This may sound foreign to people who are used to seeing Allegiant and Spirit run poor operations. But look to Europe and you can see this is a model that works. Ryanair runs one of the most punctual airlines around.
Changing Its Product
With things coming together, the airline turned to its product offering. On the pricing side, it went to a fully a la carte model, but then it introduced “The Works.” For a flat fee, you can effectively buy what would be a very good coach product (including full refundability and extra legroom seating). If you don’t want that, you can just pay the base fare and pick and choose your add-ons.
On the aircraft, Frontier went toward a much more dense offering, but it did so thoughtfully. It invested in all new seats with an interesting feature. The middle is wider than other seats on the airplane.
Up front, there are Stretch seats which have Economy Plus-style legroom. In the back, the regular seats are thinner and have less legroom, but that doesn’t mean they’re torture chambers. Barry noted that the airline invested in what amounted to 30 pounds of foam cushioning on each aircraft above what it had to do. That may not sound like a lot, but your butt will appreciate it.
There are also little things that may be surprising. Yes, food and drink are sold on the airplane, but cups of water are free. Why do that if it’s going to cost the airline? Barry likens Frontier to Wal-Mart instead of K-Mart. He says “treating people just a little bit better, a little more friendly… that will make the difference.”
The Big Stuff is Done
All of the major changes are done. Frontier now has unit costs excluding fuel below 6 cents, which is similar to Spirit. But that’s going to continue to go down. The airline has 80 A320neos on order along with 19 A321s (the first of which was just delivered). The airline has mostly smaller A319s today, and some of those will be returned to the lessor soon. With the increase in seating capacity, unit costs will drop. Further, fleet age will decrease from 9 years to 4 years. A younger fleet means Frontier can ramp up utilization even further, keeping costs down more.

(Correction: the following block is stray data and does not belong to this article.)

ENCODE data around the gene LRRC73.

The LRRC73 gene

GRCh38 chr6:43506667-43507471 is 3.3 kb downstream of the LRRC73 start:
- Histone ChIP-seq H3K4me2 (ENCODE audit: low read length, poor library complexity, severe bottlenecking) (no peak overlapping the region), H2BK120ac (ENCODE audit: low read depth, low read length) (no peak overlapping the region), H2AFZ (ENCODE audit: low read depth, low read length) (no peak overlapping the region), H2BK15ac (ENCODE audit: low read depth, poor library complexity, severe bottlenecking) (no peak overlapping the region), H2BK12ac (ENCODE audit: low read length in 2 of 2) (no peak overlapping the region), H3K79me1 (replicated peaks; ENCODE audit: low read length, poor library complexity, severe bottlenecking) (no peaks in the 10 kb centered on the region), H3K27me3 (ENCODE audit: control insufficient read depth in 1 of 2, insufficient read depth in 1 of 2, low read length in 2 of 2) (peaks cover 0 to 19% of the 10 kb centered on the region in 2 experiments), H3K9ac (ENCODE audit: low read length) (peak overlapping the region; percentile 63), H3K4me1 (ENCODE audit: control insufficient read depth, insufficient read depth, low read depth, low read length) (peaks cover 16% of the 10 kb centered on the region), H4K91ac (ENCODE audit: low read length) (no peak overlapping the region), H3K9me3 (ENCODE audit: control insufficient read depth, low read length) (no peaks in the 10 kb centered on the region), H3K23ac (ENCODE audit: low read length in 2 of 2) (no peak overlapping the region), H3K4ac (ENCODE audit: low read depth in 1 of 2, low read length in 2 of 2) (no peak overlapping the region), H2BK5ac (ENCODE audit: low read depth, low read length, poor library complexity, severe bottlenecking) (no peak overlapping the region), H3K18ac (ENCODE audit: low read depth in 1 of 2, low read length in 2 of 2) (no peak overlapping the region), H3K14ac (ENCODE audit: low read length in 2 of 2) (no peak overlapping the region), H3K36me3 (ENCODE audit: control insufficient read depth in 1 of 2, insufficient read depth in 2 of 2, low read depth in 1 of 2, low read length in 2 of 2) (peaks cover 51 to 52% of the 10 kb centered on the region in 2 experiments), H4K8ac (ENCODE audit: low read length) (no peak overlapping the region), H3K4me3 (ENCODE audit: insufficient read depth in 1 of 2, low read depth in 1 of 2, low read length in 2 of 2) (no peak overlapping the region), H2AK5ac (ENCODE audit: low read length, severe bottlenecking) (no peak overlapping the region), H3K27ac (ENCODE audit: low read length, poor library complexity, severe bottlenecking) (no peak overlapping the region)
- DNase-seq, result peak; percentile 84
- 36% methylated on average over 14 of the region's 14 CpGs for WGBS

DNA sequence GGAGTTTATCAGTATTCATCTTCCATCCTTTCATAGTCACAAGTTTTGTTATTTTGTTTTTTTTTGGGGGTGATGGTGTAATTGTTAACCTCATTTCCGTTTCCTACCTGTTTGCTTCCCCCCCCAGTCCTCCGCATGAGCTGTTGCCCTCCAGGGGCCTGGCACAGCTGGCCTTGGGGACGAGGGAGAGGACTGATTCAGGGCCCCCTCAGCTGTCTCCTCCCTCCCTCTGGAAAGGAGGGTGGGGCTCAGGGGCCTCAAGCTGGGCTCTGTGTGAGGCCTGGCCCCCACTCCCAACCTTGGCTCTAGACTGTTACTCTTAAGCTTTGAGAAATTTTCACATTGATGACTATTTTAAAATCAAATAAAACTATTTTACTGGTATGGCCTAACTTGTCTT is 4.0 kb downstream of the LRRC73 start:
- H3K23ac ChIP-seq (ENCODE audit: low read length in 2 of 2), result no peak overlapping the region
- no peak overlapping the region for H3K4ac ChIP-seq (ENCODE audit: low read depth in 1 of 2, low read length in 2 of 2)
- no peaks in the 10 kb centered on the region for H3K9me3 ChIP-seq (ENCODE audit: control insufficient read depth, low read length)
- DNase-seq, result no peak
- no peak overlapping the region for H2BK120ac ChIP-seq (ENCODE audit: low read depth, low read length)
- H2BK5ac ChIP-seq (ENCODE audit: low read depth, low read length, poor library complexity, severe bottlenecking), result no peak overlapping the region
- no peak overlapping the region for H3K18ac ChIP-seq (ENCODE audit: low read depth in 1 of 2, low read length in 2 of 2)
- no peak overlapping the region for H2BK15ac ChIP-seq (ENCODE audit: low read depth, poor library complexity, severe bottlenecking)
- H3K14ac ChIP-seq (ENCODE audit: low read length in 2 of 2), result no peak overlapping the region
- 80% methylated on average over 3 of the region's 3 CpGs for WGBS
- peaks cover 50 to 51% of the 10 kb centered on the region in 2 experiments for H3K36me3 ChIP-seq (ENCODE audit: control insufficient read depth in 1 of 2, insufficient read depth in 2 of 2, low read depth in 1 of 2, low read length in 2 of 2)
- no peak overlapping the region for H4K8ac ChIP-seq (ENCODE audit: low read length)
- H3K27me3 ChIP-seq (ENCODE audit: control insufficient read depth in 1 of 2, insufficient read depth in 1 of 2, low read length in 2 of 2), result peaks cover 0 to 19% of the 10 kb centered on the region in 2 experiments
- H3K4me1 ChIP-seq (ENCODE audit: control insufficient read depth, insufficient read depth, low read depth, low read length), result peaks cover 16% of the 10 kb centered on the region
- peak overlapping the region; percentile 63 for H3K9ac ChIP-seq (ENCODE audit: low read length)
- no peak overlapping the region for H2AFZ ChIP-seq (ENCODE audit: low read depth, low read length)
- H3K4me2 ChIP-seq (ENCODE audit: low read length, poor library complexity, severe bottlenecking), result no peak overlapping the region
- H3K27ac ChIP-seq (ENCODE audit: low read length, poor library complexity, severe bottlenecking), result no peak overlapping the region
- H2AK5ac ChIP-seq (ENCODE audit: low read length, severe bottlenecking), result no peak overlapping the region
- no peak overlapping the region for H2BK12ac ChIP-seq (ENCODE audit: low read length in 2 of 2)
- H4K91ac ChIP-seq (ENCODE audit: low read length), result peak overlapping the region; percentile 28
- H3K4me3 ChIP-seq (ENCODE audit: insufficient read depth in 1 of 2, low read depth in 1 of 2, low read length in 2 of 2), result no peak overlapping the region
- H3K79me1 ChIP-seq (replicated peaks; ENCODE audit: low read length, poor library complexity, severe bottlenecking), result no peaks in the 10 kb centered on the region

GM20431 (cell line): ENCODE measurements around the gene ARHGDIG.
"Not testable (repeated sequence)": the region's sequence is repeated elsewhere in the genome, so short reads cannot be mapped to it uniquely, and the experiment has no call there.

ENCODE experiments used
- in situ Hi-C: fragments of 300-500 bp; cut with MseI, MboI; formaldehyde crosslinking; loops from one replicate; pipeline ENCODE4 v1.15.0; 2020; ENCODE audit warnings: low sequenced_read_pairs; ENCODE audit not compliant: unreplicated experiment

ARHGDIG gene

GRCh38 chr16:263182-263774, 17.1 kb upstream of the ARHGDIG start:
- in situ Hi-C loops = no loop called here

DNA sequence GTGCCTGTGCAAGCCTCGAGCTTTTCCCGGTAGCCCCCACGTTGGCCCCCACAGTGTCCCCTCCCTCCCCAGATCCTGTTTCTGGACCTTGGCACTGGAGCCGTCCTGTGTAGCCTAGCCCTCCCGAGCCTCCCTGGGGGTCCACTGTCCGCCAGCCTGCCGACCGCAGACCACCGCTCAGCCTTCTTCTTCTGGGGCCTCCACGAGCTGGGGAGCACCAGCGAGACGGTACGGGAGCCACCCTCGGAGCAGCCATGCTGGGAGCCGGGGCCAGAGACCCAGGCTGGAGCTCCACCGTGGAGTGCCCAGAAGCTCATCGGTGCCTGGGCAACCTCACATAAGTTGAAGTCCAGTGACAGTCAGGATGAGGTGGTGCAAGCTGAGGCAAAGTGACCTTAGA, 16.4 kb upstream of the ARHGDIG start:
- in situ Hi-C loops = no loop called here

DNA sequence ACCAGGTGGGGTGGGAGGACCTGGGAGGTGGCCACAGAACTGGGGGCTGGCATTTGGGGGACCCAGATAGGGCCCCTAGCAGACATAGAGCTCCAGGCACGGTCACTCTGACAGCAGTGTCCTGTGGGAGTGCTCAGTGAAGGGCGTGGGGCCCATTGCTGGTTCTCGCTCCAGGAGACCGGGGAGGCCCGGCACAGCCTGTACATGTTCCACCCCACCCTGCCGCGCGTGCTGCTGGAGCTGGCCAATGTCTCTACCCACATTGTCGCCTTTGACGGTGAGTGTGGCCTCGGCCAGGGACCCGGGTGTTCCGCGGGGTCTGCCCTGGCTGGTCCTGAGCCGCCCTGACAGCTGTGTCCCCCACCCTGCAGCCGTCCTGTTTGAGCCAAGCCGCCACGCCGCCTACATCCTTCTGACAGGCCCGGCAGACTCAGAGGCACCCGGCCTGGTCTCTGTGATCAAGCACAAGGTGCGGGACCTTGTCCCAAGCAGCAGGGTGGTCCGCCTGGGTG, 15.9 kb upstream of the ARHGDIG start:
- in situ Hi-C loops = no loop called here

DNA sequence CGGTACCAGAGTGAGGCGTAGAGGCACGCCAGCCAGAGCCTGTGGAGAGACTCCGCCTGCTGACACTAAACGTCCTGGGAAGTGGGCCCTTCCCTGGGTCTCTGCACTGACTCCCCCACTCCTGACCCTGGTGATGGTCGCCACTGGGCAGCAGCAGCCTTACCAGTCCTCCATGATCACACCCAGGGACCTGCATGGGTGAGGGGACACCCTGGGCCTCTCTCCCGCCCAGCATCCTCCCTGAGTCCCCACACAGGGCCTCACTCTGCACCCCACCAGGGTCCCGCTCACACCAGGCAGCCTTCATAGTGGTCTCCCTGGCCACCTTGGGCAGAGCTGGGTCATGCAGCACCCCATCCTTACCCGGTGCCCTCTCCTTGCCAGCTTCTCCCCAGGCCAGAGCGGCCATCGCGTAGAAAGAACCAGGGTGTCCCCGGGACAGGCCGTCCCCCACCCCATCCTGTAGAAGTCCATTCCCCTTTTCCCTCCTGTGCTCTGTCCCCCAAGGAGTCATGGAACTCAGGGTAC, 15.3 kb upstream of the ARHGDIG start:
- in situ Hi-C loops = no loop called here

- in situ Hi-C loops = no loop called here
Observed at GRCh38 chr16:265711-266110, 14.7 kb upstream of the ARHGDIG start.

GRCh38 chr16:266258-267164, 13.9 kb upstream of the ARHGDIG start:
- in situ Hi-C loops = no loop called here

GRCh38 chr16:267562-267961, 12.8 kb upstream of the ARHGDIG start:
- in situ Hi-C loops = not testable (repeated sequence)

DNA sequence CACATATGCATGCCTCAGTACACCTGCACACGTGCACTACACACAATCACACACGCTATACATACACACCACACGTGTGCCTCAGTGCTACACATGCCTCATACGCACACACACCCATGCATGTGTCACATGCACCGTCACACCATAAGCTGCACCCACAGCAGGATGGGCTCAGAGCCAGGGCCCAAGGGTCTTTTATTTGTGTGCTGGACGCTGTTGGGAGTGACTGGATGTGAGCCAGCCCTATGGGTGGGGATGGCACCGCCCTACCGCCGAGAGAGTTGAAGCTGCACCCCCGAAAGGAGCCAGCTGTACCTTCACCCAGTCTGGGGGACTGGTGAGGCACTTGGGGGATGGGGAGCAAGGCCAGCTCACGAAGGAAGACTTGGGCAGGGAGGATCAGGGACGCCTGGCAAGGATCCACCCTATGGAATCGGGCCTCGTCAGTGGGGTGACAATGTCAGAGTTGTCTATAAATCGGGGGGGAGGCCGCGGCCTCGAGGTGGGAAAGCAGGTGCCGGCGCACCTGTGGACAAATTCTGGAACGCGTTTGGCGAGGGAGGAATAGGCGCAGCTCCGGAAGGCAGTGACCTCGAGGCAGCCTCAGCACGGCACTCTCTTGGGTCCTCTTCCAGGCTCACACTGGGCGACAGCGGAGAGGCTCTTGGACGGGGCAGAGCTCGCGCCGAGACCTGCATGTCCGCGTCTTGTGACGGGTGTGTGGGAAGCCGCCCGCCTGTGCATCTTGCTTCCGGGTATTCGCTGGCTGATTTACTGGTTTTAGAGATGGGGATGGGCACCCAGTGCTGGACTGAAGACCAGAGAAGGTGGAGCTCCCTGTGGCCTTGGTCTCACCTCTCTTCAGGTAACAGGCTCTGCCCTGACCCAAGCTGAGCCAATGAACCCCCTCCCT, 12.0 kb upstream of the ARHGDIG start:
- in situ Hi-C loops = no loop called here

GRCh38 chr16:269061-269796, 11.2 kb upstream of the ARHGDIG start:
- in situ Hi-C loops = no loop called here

At this point, Frontier has a cost structure that opens up a lot of opportunities on routes that wouldn’t have worked before, and it’s only going to get better.
For now, Barry just wants people to know that Frontier is offering, as its tagline says, “Low Fares Done Right.” That’s why the airline has started a nationwide campaign, including letters published in newspapers explaining that Frontier is a very different airline than it was.
What’s next? There aren’t any big structural changes left, but now it’s a matter of refining the model. He’s working on making Frontier a more family-friendly airline, and the animals on the tail are part of that. While Barry says that the animals are “neutral” for adults, “they’re a positive for kids.” Frontier’s going to start putting the animals on the inside of the window shades. It’s also going to put out baseball-style cards for each of them, making sure kids can have fun with it as they fly.
One of the things that bugged me was the airline’s lack of Pre Check. Barry says Frontier is looking “pretty heavily” at it. Its reservation system doesn’t support it yet, so there is a cost involved.
One thing that’s unlikely to come soon is wifi. “The economics just aren’t here,” according to Barry. But a mobile app is almost ready to be released. This is going to make check-in much easier with mobile boarding passes.
Watching Frontier make this transition has been painful, but it appears that the difficult part is largely done. If it can actually continue to run a good operation and provide a product with good value, then it can meaningfully differentiate itself from other ultra low cost carriers. I had the chance to fly Frontier on my way home, and it was actually really good. I’ll post that report tomorrow.